So, you’ve decided you want to run your very own fireworks stand.
First, we want to congratulate you. Running a fireworks stand can be a very rewarding (and very tiring) endeavor that you’ll remember for a long time. We’ve been in the fireworks business for over a decade, so we know how amazing it feels to find a spot to sell your fireworks, organize a schedule, buy all the permits, hire staff and work hard before, during and after July 4 and Dec. 31.
Second, we want to warn you. Even though this can be one of the most fun experiences you’ll ever have, it’s a job that requires tons of details, all kinds of laws and regulations and a huge checklist of things you need to do to be legal, well-positioned and, ultimately, successful.
The Superior Fireworks Guide to Running a Fireworks Stand
Over the next few weeks we’re going to do our best to help you reach the success you want. We can’t guarantee that you’ll make all the money you hope you do, but we can guarantee that you’ll have a solid base of information you can use to get your stand under way and set yourself up for some decent sales, long days and a ton of fun.
This post is the first part of our series. We’re covering a few general principles you need to keep in mind as you make plans to have your own stand.
You’ve Got to Approach It Like a Business
One of the biggest misconceptions about running a fireworks stand is that it’s pretty easy or, at least, it seems pretty easy. There’s usually one or two guys hanging out in a tent that covers a bunch of tables laden with fireworks. You pick out a few interesting looking products, pay for them and then you leave. Pretty simple, right?
Well, like we said, it seems easy when you’re a customer, but the moment you step to the other side of the table and become owner, everything changes.
You can’t just be a guy who likes fireworks and is trying to make a little cash selling them. A nonchalant attitude like that isn’t going to bode well. You’ve got to approach it with the mind of a person who is running a small business. Because, basically, that’s exactly what you’re doing, even if you’re doing it for a few weeks out of the year.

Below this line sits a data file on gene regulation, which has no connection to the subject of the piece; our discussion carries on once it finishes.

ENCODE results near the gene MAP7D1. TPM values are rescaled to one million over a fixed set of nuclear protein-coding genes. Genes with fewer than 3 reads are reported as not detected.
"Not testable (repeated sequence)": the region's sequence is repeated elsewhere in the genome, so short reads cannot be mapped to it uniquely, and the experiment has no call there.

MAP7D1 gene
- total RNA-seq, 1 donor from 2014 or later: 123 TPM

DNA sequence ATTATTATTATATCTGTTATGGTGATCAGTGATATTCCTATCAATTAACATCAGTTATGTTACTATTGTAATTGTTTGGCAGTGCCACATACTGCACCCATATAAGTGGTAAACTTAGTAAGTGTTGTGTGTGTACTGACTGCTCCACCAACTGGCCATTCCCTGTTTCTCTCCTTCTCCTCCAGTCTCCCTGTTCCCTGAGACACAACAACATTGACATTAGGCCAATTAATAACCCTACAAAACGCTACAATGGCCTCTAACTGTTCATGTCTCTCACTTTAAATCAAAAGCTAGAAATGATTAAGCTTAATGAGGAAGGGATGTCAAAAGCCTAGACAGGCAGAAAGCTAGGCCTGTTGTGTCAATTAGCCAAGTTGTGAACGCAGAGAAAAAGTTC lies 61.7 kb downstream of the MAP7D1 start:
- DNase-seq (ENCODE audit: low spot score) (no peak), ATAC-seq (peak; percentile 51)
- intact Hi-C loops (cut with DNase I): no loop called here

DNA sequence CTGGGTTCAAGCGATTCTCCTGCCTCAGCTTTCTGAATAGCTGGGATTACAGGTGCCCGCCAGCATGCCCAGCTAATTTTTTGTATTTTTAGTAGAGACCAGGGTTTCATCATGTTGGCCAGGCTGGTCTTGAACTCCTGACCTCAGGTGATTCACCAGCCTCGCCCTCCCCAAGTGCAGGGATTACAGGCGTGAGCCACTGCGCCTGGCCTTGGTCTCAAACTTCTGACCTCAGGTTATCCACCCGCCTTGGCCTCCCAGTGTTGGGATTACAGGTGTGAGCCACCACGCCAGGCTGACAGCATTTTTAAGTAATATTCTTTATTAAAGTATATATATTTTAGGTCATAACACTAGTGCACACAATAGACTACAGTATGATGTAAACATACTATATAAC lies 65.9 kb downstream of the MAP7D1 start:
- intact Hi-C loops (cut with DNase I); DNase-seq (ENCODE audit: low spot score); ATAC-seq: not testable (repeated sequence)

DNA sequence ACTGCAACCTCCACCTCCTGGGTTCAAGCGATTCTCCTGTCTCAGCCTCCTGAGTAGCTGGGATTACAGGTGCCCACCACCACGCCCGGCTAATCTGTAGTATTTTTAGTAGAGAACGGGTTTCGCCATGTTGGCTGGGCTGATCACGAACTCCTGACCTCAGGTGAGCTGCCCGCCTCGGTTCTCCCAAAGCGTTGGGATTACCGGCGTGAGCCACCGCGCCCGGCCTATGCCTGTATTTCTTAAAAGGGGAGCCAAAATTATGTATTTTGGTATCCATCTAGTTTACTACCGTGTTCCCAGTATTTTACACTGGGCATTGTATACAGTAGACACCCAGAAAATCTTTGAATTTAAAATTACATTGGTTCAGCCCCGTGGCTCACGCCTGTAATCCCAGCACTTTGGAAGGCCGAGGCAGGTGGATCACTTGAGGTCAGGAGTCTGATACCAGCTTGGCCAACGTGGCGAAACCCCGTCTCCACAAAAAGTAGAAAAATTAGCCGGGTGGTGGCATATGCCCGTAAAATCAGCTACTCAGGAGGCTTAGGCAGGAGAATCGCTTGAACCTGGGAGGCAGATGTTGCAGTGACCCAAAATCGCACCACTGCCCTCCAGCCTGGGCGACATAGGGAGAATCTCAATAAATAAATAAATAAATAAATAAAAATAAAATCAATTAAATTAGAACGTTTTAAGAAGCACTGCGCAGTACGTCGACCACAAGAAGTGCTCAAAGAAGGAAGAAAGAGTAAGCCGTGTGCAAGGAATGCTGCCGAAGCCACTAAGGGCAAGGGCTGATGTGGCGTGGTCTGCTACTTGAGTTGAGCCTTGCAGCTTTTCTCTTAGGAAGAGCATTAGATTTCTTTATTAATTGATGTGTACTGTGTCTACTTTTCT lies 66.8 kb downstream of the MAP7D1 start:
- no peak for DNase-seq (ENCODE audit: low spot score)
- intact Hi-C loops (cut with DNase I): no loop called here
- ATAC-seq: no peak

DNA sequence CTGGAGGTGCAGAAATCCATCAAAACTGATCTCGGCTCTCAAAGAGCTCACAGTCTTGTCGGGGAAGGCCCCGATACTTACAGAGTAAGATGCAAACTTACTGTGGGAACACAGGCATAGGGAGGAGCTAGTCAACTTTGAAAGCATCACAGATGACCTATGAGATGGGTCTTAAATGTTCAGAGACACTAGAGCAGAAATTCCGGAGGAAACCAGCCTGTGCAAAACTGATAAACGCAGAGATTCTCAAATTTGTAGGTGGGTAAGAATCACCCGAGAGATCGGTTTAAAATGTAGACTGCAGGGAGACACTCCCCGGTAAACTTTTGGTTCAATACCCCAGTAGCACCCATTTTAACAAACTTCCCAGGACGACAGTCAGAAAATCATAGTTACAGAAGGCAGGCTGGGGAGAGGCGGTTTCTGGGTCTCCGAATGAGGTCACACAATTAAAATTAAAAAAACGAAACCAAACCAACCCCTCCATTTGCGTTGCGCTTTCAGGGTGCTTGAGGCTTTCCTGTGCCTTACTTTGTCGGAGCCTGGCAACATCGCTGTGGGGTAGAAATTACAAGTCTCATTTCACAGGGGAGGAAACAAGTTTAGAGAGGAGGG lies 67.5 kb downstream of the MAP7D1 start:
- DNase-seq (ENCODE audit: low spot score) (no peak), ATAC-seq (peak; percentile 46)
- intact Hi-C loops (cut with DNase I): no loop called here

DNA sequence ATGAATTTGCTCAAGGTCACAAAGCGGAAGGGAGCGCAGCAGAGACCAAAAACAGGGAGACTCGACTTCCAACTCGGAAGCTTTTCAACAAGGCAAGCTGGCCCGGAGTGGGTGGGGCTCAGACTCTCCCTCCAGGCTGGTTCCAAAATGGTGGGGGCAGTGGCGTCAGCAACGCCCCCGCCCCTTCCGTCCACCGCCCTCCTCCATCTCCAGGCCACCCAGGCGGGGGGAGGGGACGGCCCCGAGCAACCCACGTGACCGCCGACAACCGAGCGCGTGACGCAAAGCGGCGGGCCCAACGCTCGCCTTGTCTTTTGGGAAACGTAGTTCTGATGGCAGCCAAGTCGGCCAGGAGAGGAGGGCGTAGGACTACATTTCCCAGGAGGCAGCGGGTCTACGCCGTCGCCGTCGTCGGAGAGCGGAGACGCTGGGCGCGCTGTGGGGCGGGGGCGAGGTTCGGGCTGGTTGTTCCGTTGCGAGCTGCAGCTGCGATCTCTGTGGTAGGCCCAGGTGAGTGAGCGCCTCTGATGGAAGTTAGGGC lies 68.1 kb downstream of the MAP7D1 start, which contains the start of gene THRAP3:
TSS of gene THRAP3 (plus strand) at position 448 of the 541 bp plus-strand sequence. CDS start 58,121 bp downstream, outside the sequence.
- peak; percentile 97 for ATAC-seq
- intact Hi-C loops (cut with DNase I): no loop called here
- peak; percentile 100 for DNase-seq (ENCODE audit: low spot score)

We know this sounds like a lot of responsibility, but you can get the hang of it. We suggest you head to the Small Business Administration’s website to read their guide on starting a small business. They’ve got a great checklist that walks you through the basic steps to starting a business (we’ll give you a few more later in the series):
- Step 1: Write a Business Plan
- Use these tools and resources to create a business plan. This written guide will help you map out how you will start and run your business successfully.
- Step 2: Get Business Assistance and Training
- Take advantage of free training and counseling services, from preparing a business plan and securing financing, to expanding or relocating a business.
- Step 3: Choose a Business Location
- Get advice on how to select a customer-friendly location and comply with zoning laws.
- Step 4: Finance Your Business
- Find government-backed loans, venture capital and research grants to help you get started.
- Step 5: Determine the Legal Structure of Your Business
- Decide which form of ownership is best for you: sole proprietorship, partnership, limited liability company (LLC), corporation, S corporation, nonprofit or cooperative.
- Step 6: Register a Business Name (“Doing Business As”)
- Register your business name with your state government.
- Learn which tax identification number you’ll need to obtain from the IRS and your state revenue agency.
- Step 7: Register for State and Local Taxes
- Register with your state to obtain a tax identification number, workers’ compensation, unemployment and disability insurance.
- Step 8: Obtain Business Licenses and Permits
- Get a list of federal, state and local licenses and permits required for your business.
- Step 9: Understand Employer Responsibilities
- Learn the legal steps you need to take to hire employees.
You’ve Got to Remember What You’re Selling
Never forget that fireworks are a consumer-level explosive. There are regulations for just about every item you’ll feature in your tent. A good example of this is sparklers. Everybody loves them, right? But did you know that, technically, children aren’t supposed to handle sparklers?
This is a great example to remind you that you aren’t just dealing with toys; thousands of people across the country deal with fireworks injuries every year. They’re explosives, and to be successful as a businessperson in this industry, you need to maintain a healthy respect for your product.
Looking Ahead: Getting Started With Your Business
Next up in our series is how to get your stand off the ground. We’re going to give you an overview of what kinds of expenses you can expect, along with other important aspects of your business launch.
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